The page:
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Neural Plasticity
Volume 2012 (2012), Article ID 718604, 10 pages
http://dx.doi.org/10.1155/2012/718604
Research Article

Left-Deviating Prism Adaptation in Left Neglect Patient: Reflexions on a Negative Result

1Pole de rééducation et réadaptation, Plateforme mouvement et handicap, Hôpital Henry Gabrielle, Hospices Civils de Lyon, 69000 Lyon, France
2ImpAct, INSERM (U1028), CNRS (UMR5292), Lyon Neuroscience Research Center, 69000 Lyon, France
3Université de Lyon, Université Lyon 1, F-69100, Villeurbanne, France
4Oxford Centre for Functional MRI of the Brain, Nuffield Department of Clinical Neurosciences, University of Oxford, Oxford OX3 9DU, UK

Received 2 April 2012; Accepted 8 August 2012

Academic Editor: Hubert Dinse

Copyright © 2012 Jacques Luauté et al. This is an open access article distributed under the Creative Commons Attribution License, which permits unrestricted use, distribution, and reproduction in any medium, provided the original work is properly cited.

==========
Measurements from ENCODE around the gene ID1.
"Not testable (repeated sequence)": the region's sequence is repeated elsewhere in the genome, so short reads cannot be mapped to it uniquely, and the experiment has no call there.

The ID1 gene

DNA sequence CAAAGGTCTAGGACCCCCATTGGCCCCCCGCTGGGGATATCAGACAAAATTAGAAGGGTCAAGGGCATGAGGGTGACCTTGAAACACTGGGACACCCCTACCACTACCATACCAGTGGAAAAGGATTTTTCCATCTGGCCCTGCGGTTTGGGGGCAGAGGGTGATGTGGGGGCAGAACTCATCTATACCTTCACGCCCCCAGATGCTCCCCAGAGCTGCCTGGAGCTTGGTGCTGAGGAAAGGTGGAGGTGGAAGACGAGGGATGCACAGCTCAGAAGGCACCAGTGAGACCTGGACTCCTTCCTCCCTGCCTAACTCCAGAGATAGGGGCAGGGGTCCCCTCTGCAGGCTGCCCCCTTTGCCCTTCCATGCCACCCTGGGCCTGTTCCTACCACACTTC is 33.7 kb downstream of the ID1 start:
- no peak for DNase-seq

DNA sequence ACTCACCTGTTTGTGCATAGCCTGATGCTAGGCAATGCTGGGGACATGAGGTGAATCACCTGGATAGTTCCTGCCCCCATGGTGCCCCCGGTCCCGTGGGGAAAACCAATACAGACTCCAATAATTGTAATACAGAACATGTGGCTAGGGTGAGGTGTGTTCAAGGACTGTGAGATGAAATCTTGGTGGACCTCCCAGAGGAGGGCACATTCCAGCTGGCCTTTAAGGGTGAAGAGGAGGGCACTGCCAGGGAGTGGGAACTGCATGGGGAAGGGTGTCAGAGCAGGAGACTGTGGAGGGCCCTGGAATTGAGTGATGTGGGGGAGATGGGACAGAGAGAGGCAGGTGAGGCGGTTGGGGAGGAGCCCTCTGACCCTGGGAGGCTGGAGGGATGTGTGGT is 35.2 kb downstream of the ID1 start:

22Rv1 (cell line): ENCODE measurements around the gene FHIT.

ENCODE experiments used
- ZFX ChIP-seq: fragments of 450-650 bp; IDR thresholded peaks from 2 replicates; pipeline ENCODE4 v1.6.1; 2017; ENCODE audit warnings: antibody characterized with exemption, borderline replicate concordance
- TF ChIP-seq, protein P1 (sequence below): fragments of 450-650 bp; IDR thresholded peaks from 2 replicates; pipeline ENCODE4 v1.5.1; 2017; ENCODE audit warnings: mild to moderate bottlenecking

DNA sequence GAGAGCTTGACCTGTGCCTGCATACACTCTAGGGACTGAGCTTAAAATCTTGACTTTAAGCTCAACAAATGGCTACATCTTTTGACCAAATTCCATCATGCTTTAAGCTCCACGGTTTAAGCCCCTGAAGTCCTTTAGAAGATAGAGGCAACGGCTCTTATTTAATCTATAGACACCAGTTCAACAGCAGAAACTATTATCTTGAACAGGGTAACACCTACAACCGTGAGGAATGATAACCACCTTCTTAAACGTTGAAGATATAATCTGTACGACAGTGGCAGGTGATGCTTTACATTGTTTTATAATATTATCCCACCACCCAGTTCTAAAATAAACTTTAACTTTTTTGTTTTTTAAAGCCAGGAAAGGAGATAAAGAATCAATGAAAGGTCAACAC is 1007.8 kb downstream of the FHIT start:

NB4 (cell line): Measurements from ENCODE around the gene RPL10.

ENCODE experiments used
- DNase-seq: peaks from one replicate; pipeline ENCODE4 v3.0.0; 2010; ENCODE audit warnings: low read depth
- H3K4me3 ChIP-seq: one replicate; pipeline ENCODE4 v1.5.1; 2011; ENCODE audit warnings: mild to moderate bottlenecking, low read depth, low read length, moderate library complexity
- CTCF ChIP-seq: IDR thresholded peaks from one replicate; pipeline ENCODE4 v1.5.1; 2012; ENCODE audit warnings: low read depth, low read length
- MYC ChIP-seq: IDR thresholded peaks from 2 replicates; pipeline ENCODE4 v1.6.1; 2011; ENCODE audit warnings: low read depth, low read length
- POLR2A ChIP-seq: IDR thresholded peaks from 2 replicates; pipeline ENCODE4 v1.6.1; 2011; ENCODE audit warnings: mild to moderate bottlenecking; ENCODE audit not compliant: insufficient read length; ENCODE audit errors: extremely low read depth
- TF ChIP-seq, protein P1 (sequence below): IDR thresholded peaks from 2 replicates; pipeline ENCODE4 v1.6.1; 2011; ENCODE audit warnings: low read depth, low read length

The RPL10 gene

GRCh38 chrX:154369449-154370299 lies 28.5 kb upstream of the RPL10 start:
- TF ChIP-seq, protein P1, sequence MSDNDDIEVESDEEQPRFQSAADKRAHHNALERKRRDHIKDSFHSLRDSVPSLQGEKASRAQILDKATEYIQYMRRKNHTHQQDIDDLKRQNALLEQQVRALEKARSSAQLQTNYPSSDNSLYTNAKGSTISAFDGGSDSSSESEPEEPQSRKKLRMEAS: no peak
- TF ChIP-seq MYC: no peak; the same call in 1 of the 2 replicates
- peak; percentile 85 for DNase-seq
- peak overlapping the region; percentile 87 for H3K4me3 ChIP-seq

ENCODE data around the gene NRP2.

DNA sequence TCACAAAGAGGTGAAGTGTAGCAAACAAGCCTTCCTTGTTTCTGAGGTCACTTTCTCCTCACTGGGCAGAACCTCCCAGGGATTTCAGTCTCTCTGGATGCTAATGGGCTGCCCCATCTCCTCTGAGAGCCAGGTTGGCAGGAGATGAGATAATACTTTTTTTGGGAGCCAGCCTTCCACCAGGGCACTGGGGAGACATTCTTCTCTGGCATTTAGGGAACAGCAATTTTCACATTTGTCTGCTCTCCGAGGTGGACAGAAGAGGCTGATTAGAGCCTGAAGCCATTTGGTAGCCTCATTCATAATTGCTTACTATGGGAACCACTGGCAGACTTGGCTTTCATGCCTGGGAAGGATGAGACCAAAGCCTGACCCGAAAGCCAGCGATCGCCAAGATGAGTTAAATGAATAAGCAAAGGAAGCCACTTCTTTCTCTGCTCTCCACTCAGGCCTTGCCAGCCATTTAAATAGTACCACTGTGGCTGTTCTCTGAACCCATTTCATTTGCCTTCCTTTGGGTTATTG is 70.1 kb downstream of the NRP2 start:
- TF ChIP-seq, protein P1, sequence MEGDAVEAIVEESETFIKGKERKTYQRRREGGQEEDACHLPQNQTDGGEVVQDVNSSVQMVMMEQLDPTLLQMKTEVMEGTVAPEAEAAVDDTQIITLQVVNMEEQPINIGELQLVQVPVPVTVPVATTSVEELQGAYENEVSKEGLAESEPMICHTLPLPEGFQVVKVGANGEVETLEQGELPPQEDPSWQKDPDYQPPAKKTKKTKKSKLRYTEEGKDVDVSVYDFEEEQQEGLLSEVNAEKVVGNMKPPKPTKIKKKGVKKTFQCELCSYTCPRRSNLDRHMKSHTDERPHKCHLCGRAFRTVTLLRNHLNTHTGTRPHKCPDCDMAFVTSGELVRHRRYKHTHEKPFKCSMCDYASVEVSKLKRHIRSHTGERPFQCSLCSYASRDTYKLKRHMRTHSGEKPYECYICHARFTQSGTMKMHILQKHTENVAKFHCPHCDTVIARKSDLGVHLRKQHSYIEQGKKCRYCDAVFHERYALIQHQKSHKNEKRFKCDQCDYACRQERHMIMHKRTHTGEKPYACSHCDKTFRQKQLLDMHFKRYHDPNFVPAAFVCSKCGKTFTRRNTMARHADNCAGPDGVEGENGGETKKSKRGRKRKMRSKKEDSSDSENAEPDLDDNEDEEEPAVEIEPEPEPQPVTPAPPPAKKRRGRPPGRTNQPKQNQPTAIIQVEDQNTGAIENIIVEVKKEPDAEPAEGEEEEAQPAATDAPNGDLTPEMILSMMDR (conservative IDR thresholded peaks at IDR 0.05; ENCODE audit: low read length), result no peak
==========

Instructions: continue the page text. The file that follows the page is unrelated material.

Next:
Abstract

Adaptation to right-deviating prisms is a promising intervention for the rehabilitation of patients with left spatial neglect. In order to test the lateral specificity of prism adaptation on left neglect, the present study evaluated the effect of left-deviating prism on straight-ahead pointing movements and on several classical neuropsychological tests in a group of five right brain-damaged patients with left spatial neglect. A group of healthy subjects was also included for comparison purposes. After a single session of exposing simple manual pointing to left-deviating prisms, contrary to healthy controls, none of the patients showed a reliable change of the straight-ahead pointing movement in the dark. No significant modification of attentional paper-and-pencil tasks was either observed immediately or 2 hours after prism adaptation. These results suggest that the therapeutic effect of prism adaptation on left spatial neglect relies on a specific lateralized mechanism. Evidence for a directional effect for prism adaptation both in terms of the side of the visuomanual adaptation and therefore possibly in terms of the side of brain affected by the stimulation is discussed.